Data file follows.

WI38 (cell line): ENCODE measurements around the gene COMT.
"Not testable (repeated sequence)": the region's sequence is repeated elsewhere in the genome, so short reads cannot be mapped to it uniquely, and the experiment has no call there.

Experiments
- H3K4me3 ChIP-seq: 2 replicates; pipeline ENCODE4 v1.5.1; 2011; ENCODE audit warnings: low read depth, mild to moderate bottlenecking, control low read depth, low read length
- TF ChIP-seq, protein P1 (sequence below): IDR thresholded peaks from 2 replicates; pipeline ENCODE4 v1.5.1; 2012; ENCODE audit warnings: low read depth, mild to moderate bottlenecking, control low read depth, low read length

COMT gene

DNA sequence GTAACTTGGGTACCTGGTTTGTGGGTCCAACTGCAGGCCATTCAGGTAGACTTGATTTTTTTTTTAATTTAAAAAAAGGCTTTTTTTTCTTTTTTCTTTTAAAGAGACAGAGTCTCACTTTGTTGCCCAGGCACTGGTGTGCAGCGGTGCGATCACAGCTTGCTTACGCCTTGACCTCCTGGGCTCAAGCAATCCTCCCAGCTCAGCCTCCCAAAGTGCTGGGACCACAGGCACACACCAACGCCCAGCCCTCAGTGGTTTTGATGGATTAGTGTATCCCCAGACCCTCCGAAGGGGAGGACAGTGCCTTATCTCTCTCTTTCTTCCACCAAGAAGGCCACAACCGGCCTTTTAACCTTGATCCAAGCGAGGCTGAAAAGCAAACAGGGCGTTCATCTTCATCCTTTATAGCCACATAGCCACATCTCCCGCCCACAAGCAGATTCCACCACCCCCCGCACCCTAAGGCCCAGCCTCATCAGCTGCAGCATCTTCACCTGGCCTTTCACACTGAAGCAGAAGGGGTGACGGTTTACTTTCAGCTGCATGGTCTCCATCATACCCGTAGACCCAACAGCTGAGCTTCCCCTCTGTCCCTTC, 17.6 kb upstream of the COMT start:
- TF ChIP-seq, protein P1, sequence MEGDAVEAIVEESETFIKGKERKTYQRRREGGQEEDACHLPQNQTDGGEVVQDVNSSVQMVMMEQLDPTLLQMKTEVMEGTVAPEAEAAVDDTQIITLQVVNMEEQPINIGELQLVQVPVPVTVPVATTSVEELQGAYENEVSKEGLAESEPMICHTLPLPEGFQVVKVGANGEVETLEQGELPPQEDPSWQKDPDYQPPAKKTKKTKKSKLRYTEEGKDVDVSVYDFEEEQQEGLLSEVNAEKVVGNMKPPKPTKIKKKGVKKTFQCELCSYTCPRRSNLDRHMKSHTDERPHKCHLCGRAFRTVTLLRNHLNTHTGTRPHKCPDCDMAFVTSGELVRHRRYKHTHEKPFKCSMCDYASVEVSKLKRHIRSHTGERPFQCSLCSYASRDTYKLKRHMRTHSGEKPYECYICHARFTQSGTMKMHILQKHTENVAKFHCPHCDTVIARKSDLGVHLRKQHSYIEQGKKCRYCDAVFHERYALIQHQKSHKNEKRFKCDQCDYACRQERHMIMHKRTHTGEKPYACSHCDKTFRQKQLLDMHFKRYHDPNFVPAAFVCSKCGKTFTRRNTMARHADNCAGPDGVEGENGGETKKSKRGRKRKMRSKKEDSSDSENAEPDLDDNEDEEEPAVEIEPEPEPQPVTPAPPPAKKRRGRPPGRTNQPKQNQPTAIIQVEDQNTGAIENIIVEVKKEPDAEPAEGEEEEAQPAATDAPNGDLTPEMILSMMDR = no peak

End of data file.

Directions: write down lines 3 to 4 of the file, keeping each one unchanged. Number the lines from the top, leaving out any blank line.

Experiments
- H3K4me3 ChIP-seq: 2 replicates; pipeline ENCODE4 v1.5.1; 2011; ENCODE audit warnings: low read depth, mild to moderate bottlenecking, control low read depth, low read length